Franklin's Thirteen Virtues

Without scripture to fall back on, how do we determine how we ought to live and understand the world?
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Rick
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Franklin's Thirteen Virtues

Unread post by Rick » December 16th, 2018, 7:15 am

How do you feel about Benjamin Franklin's "thirteen virtues"? I've always admired them -- dating back to when I was a Christian -- but never made a concerted effort to apply them to my life.

I would love to raise my daughter with a solid framework of virtuous behavior -- behavior that is good to herself and to others, moral, ethical, not "righteous" in regards to sin but righteous in her treatment of everyone, that she might be excellent to others. And certainly, I would need to get some of my acts together to be a better model!

I'm just curious if you've ever practiced or meditated on these virtues before, and I'm also curious who you'd use as more appropriate persons for the last entry -- Jesus never existed, after all.
Benjamin Franklin wrote:Temperance. Eat not to dullness; drink not to elevation.

Silence. Speak not but what may benefit others or yourself; avoid trifling conversation.

Order. Let all your things have their places; let each part of your business have its time.

Resolution. Resolve to perform what you ought; perform without fail what you resolve.

Frugality. Make no expense but to do good to others or yourself; i.e., waste nothing.

Industry. Lose no time; be always employ'd in something useful; cut off all unnecessary actions.

Sincerity. Use no hurtful deceit; think innocently and justly, and, if you speak, speak accordingly.

Justice. Wrong none by doing injuries, or omitting the benefits that are your duty.

Moderation. Avoid extremes; forbear resenting injuries so much as you think they deserve.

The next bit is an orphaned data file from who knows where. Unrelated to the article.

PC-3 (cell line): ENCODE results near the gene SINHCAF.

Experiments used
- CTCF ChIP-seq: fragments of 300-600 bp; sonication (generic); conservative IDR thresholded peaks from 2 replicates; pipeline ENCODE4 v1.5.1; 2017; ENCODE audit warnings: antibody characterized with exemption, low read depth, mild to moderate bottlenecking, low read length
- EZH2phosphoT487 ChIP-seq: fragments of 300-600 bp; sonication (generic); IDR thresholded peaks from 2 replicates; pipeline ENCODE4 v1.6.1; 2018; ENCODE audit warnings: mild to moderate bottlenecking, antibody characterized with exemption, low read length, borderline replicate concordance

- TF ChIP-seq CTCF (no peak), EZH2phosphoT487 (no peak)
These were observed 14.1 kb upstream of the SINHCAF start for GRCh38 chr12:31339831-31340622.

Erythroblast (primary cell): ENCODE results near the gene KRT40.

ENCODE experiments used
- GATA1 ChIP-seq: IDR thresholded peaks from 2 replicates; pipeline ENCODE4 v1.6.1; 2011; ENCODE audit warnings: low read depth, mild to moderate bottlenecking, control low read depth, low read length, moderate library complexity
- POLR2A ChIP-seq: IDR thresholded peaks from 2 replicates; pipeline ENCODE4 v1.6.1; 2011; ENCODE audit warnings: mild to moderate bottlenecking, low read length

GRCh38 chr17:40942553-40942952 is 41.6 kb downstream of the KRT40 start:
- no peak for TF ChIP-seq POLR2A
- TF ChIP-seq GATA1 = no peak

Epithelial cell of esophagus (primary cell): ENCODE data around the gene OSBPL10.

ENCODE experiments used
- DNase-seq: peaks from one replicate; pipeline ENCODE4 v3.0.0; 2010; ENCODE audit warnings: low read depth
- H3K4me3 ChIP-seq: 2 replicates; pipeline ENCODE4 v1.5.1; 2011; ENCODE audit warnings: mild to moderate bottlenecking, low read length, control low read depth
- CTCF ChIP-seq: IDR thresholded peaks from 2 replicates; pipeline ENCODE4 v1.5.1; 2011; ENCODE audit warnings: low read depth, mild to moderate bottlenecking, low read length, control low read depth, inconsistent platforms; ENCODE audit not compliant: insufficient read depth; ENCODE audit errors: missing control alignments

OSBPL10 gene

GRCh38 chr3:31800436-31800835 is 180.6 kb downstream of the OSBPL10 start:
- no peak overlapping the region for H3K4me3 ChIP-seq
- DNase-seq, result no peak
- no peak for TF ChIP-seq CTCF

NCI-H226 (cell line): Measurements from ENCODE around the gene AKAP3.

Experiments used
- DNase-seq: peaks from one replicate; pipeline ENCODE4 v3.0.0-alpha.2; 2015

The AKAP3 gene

Cleanliness. Tolerate no uncleanliness in body, cloaths, or habitation.

Tranquillity. Be not disturbed at trifles, or at accidents common or unavoidable.

Chastity. Rarely use venery but for health or offspring, never to dullness, weakness, or the injury of your own or another's peace or reputation.

Humility. Imitate Jesus and Socrates.


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Rick
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Re: Franklin's Thirteen Virtues

Unread post by Rick » December 20th, 2018, 6:51 am

I'd average it out with one of the next statements: "never to dullness."

So long as its enjoyed, is pleasurable, and is above all mutually consensual, you're good. But to the point of being bored with it or making it into a chore or whatever, that's one extreme of the spectrum. (The other extreme would be something like "abstinence is good, mmmmkay.")


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Re: Franklin's Thirteen Virtues

Unread post by Noah Spersions » January 24th, 2019, 6:55 am

Rick wrote:
December 16th, 2018, 7:15 am
How do you feel about Benjamin Franklin's "thirteen virtues"? I've always admired them -- dating back to when I was a Christian -- but never made a concerted effort to apply them to my life.
I don't usually think in terms of something being a virtue or not. I think even christians *want* to be considered good generally speaking. So, I muddle through life being all I can be. ;)